We are excited about Publishers Weekly's review of our forthcoming picture book Fred, written and illustrated by Kaila Eunhye Seo!
"In a town handsomely drafted in black ink, a boy named Fred 'was able to see and believe in things… that others could not.' Monsters, namely. Seo, a Korean artist making her children’s book debut, creates a slew of shaggy, wide-eyed creatures, colored in pale yellows and blues, who aren’t just benevolent, but downright helpful ('Sometimes they acted like the wind and moved branches out of the way for people. And sometimes they acted like shade and kept people cool on hot summer days'). In a development that will be familiar to anyone who has seen Toy Story or sung 'Puff, the Magic Dragon,' Fred eventually trades these smiley, friendly furballs for human companions, growing up to be someone who 'ate the same things everyday for breakfast, lunch, and dinner' and 'lived each day very much like the day before.' It’s a story that tugs at heartstrings (it’s tough to watch the crestfallen monsters fade to black and white as Fred forgets about them), but Seo’s upbeat ending affirms the loyalty of this hirsute and utterly devoted crew. Ages 3–7. (Mar.)"
The American Library Association's Booklist magazine has reviewed our new picture book, Hank Has a Dream by Rebecca Dudley!
Here is what reviewer Connie Fletcher had to say:
"In this follow-up to Hank Finds an Egg (2013), a little stuffed animal . . . recounts to his hummingbird friend a dream in which he sails away on a dirigible across the sea and into the heavens. What’s so clever is how Dudley shows Hank doing everyday activities (like running around a field) and how his imagination transforms them into fantastic events (careening around the clouds). As before, Dudley’s images are awesome: delicate dioramas handmade from materials like clay, paper, wire, and fabric and then photographed with shallow focus to make them come popping to life. The tone is understated and sweet, and when the hummingbird asks to hear the entire dream again, Hank complies—and adult readers should also be ready to accede to similar requests from their listeners."
School Library Journal has reviewed our new picture book, The Zoo Is Closed Today! written by Evelyn Beilenson and illustrated by Anne Kennedy. The review will appear in the publication's September issue. Here is what SLJ had to say:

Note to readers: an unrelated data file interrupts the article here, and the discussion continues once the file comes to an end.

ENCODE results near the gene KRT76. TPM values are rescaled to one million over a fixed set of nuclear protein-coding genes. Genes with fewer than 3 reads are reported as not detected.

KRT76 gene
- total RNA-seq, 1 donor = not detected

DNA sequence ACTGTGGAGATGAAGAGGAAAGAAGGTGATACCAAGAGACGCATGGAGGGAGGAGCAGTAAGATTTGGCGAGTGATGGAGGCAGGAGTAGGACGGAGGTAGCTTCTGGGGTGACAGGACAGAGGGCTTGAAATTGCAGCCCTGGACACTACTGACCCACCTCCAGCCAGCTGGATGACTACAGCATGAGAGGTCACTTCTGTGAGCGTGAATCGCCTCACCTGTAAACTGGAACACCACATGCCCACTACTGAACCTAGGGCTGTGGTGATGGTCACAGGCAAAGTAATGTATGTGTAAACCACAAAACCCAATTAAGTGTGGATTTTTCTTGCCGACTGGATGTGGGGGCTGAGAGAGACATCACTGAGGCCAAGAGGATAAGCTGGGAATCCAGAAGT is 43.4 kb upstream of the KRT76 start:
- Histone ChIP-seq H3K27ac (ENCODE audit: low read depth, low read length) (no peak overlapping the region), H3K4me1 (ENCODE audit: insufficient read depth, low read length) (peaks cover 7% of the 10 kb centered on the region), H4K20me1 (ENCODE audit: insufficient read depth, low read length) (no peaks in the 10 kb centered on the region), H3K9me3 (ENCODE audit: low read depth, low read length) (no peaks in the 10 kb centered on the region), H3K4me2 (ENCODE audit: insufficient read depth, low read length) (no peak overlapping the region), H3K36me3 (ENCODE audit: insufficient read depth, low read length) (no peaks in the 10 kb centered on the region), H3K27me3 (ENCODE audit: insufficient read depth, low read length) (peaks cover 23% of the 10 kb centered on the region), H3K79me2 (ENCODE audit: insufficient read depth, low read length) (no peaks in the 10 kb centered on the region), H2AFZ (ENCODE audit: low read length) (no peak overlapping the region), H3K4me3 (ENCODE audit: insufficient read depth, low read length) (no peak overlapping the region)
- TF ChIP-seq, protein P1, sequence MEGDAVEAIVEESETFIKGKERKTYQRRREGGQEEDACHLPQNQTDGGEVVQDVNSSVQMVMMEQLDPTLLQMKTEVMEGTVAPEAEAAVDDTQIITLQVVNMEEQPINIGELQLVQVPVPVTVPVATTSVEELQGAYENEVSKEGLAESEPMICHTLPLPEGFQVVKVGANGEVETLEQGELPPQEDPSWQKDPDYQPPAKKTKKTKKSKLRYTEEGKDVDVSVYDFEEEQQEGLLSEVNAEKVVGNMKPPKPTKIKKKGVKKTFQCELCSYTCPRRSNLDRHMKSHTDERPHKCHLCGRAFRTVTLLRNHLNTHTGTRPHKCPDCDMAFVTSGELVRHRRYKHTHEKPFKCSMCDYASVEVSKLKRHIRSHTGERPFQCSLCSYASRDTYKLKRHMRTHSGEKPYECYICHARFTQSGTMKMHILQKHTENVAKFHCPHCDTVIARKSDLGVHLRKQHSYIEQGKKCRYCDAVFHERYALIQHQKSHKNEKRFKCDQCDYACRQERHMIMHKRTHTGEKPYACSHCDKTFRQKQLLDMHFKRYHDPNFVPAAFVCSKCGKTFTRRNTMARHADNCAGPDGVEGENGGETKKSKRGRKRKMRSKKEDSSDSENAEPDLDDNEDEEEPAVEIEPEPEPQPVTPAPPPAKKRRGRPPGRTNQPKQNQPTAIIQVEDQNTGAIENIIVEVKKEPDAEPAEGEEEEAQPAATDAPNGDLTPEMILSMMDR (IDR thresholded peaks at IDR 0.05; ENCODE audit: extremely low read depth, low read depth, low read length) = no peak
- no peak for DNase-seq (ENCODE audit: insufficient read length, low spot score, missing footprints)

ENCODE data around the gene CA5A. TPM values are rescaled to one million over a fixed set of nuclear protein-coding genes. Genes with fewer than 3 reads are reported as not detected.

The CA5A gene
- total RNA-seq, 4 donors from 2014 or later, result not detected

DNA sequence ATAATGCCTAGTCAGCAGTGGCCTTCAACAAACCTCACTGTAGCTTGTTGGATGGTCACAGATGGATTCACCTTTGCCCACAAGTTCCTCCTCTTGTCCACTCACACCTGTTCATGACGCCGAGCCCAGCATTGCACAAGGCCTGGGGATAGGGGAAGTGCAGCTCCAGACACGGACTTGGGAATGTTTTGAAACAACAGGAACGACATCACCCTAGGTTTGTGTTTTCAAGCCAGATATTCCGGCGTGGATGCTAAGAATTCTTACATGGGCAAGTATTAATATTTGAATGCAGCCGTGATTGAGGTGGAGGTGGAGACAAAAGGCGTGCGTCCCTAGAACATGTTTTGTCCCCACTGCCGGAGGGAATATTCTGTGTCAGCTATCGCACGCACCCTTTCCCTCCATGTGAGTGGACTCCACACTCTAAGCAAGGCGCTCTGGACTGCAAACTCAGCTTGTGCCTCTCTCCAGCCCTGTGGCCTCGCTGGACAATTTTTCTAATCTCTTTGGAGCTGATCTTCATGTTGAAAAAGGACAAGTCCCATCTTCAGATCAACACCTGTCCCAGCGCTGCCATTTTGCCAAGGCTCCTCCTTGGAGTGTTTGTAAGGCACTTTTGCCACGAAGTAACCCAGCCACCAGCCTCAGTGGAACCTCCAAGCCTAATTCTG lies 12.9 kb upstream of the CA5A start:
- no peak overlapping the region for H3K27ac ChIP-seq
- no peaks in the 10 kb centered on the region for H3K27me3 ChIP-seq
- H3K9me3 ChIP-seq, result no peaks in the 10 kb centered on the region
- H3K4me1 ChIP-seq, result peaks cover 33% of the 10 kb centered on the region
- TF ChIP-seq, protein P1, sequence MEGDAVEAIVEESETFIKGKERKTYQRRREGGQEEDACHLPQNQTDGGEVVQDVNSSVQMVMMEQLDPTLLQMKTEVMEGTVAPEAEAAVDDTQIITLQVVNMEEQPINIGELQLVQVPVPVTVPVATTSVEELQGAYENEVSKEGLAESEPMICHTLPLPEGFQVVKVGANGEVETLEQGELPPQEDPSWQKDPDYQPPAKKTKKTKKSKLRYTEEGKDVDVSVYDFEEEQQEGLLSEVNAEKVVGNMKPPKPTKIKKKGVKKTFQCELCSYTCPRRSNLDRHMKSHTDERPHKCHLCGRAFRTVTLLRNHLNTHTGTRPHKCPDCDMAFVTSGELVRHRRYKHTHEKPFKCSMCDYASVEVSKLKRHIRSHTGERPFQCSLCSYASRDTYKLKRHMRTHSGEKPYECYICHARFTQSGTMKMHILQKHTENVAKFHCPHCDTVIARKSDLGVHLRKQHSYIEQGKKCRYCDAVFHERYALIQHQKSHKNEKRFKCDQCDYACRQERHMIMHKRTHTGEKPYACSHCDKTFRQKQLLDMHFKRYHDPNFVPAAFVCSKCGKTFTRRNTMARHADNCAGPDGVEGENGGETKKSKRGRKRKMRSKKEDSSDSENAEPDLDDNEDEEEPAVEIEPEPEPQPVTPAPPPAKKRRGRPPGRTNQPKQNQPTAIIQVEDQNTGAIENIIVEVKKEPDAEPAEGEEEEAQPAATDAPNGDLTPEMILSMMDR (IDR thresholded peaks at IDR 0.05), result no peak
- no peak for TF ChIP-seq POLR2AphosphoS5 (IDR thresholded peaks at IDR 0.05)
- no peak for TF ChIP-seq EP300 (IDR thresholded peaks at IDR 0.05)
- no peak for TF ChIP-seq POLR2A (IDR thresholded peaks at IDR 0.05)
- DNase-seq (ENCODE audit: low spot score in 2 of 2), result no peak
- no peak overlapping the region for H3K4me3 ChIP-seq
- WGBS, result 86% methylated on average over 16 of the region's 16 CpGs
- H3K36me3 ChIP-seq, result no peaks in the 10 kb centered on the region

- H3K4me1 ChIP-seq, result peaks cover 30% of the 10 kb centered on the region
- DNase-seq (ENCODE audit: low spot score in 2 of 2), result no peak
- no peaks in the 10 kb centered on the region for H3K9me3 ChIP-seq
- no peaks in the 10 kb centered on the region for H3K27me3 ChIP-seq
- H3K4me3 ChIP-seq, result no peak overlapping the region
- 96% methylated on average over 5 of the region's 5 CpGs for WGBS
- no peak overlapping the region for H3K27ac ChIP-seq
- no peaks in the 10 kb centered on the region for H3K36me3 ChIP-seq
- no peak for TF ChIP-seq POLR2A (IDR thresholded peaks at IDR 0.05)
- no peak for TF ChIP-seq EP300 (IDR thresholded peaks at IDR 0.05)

"K-Gr 2—Following in the footsteps of many other successful 'something’s wrong at the zoo' stories, this rhyming version comically describes the ailments of the animals that Sue and John find when they walk to 'Kalama Zoo.' Their friend Pete the zookeeper explains that the zoo is closed because Edward the elephant has a cold in his nose, Freddy the fox has a sunburn, Marcel the monkey’s tail is in a sling, and Carlos the camel has hives on his humps. The kids return home disappointed and concerned but are gleeful to receive a letter the very next day telling them that the animals are feeling better. When the two come down with the sniffles themselves, the animals make a get-well road trip to their house. Kennedy’s colorful cartoons perfectly complement Beilenson’s easy read-aloud verse. Pair it with E.S. Redmond’s Felicity Floo Visits the Zoo (Candlewick, 2009) and Philip C. Stead’s A Sick Day for Amos McGee (Roaring Brook, 2010) for an ailing animal storytime or book display." —Jenna Boles, Green County Public Library, Beavercreek, OH
" 'Last night I dreamed I flew!' announces Hank, the bear/monkeylike critter from Hank Finds an Egg, before proceeding to regale his hummingbird friend with a step-by-step recounting of his dream. Dudley again stages the action in carefully crafted and photographed dioramas, this time creating lovely parallels between the 'real' and dream action of the story. On the left side of each spread, Hank races through the forest, sits on a rope bridge, and swings from a tree. Each action mirrors events from his dream, which are shown in scenes that appear at right, with Hank floating over rivers and through the clouds in a delicate, translucent airship. Readers will find Hank’s subconscious travels every bit as enticing as his forest wanderings."